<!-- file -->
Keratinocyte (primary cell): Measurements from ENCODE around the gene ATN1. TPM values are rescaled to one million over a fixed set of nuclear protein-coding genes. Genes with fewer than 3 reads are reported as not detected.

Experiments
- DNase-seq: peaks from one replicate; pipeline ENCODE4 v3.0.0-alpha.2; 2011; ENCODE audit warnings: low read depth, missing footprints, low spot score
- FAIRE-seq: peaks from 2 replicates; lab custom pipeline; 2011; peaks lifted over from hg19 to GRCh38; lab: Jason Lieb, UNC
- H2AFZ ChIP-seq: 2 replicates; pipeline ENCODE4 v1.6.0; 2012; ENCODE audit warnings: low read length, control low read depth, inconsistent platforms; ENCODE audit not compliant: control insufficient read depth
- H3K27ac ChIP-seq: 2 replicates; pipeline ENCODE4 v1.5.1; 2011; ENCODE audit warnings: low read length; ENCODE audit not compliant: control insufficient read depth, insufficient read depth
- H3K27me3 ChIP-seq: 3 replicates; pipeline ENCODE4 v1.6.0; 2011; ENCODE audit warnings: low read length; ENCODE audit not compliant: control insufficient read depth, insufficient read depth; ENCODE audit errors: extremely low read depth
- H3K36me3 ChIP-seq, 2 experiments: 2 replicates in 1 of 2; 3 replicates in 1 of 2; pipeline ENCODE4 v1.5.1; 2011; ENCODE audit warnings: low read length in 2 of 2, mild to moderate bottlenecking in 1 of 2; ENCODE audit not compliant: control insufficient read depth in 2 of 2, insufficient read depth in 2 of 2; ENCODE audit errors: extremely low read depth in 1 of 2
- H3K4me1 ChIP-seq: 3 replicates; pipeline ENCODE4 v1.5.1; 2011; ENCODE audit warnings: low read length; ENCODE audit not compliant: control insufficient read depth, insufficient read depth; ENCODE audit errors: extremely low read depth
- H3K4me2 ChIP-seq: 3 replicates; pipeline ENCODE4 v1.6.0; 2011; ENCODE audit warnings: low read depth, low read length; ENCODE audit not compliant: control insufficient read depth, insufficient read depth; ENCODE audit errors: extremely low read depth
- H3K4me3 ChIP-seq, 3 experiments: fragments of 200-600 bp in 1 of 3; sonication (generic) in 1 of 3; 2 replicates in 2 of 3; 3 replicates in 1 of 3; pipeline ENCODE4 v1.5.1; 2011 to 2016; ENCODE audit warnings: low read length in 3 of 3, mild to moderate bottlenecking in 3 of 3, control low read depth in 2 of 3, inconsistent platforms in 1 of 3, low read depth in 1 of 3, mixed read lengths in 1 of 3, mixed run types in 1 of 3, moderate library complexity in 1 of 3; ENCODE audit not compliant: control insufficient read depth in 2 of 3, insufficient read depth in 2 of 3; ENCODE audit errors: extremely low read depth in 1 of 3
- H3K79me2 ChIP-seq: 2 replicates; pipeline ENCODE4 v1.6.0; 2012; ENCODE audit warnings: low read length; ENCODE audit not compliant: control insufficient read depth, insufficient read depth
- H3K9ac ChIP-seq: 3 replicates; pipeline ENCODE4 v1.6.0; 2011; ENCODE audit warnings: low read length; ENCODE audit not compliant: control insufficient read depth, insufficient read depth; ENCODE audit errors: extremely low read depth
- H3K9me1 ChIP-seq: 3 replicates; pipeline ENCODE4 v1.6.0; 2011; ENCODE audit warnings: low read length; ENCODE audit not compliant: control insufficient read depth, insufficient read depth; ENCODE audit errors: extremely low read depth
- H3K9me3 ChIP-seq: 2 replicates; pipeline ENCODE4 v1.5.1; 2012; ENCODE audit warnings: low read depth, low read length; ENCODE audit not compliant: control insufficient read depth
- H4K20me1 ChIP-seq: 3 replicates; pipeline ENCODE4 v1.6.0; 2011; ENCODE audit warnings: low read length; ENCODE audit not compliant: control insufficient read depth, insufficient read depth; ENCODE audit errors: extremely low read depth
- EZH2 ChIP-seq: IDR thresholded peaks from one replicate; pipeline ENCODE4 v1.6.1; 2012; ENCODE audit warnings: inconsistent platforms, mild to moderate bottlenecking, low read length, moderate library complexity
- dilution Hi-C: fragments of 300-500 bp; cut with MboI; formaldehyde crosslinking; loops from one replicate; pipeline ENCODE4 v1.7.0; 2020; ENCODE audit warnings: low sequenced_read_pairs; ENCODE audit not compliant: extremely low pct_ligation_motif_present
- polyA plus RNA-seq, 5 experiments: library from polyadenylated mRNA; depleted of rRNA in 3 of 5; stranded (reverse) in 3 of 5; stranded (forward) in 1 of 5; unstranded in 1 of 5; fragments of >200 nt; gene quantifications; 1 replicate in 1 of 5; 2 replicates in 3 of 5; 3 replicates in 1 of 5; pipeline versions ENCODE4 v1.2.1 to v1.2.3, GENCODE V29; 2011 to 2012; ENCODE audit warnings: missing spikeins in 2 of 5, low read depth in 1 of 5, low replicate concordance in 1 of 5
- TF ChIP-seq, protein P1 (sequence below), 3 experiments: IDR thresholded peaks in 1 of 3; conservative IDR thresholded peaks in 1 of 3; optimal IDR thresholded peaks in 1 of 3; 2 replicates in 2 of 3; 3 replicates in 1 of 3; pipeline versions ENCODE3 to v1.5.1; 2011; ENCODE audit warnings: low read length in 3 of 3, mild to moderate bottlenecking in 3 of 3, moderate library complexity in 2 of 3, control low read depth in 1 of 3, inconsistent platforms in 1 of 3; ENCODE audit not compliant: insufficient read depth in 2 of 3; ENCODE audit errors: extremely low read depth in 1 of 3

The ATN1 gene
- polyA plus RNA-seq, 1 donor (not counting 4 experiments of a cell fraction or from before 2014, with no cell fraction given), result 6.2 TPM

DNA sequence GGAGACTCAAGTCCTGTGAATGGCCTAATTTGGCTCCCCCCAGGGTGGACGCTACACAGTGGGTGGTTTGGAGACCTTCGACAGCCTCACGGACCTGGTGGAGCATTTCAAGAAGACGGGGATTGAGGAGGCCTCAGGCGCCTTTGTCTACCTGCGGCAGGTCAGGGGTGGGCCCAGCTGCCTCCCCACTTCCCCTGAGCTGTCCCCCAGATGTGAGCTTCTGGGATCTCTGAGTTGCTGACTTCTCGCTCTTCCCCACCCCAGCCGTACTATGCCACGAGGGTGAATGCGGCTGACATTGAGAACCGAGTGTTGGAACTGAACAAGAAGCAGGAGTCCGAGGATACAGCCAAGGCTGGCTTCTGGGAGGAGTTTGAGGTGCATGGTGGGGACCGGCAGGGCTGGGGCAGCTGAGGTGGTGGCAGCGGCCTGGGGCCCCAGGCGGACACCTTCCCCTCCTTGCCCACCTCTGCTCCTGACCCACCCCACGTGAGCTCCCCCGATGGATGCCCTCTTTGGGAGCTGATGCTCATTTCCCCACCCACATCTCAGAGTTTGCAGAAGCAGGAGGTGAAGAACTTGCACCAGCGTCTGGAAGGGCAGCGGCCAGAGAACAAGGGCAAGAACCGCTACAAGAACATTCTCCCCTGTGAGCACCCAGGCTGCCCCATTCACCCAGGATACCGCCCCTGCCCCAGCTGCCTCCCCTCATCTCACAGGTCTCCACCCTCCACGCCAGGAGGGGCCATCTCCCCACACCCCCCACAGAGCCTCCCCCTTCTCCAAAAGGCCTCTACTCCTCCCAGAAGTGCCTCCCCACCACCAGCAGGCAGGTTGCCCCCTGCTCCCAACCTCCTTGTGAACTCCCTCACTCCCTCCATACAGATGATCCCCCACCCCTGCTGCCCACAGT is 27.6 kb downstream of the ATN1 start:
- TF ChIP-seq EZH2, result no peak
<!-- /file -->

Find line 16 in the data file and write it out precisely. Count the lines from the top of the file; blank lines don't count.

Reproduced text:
- H4K20me1 ChIP-seq: 3 replicates; pipeline ENCODE4 v1.6.0; 2011; ENCODE audit warnings: low read length; ENCODE audit not compliant: control insufficient read depth, insufficient read depth; ENCODE audit errors: extremely low read depth